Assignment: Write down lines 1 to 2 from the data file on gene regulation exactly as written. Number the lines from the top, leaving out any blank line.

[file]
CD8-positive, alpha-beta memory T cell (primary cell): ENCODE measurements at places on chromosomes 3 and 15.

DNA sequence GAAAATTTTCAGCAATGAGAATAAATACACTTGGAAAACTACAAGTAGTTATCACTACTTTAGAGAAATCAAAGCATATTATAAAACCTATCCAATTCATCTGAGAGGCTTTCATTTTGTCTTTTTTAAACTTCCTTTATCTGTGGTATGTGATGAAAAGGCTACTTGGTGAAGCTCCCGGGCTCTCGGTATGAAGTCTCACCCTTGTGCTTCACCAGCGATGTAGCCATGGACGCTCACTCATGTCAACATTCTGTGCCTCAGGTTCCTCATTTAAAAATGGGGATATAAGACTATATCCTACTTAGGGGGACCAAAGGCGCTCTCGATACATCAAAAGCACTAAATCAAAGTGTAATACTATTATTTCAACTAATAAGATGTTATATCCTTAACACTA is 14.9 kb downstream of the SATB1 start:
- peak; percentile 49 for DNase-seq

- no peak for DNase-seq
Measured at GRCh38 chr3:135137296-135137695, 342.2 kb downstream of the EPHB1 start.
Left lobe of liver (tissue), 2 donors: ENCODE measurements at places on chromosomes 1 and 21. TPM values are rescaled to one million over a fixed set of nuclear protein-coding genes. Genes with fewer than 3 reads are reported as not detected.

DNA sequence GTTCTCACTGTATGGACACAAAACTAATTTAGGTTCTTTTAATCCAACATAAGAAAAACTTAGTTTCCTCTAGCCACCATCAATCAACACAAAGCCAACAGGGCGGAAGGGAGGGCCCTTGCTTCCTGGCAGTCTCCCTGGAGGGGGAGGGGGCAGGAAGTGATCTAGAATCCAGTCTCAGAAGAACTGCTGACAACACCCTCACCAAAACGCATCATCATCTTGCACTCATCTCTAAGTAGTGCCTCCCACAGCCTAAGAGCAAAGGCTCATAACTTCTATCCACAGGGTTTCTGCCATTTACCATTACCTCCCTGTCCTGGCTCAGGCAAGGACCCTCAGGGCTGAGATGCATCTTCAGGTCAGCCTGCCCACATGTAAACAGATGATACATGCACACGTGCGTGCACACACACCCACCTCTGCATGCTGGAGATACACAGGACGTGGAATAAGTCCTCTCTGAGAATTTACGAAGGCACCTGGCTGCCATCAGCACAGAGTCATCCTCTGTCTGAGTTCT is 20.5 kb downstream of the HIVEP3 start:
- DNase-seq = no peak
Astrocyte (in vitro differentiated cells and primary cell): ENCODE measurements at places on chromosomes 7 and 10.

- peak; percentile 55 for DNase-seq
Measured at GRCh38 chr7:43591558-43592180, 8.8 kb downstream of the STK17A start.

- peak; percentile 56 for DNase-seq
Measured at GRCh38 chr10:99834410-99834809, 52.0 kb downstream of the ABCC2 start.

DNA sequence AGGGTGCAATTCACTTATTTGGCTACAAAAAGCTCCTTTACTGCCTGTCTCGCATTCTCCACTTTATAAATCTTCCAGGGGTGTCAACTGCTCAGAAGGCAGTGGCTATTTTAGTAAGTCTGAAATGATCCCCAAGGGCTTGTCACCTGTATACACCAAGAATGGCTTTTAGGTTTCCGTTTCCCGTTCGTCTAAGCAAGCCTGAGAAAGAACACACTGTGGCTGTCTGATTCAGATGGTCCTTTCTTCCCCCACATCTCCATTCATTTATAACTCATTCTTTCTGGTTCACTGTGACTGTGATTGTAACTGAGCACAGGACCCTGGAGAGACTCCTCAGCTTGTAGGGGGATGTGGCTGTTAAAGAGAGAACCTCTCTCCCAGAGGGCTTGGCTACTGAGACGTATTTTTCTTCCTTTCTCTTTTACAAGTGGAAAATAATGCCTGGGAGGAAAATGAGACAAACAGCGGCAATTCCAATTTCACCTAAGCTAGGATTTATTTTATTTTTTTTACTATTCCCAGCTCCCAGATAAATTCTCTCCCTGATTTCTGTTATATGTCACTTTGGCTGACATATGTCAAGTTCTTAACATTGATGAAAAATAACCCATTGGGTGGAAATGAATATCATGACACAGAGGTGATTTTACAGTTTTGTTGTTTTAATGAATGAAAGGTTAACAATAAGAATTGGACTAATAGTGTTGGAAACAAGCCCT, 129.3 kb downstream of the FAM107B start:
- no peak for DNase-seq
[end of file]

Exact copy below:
CD8-positive, alpha-beta memory T cell (primary cell): ENCODE measurements at places on chromosomes 3 and 15.

DNA sequence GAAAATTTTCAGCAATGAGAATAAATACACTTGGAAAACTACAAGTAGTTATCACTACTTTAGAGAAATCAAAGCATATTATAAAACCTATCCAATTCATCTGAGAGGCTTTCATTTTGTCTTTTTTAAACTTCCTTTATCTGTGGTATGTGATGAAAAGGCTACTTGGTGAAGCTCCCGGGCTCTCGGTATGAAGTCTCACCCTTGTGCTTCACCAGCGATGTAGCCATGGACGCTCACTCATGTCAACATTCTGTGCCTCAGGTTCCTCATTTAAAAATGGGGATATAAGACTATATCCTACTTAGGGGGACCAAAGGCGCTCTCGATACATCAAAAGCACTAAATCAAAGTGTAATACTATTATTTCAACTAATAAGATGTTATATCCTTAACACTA is 14.9 kb downstream of the SATB1 start: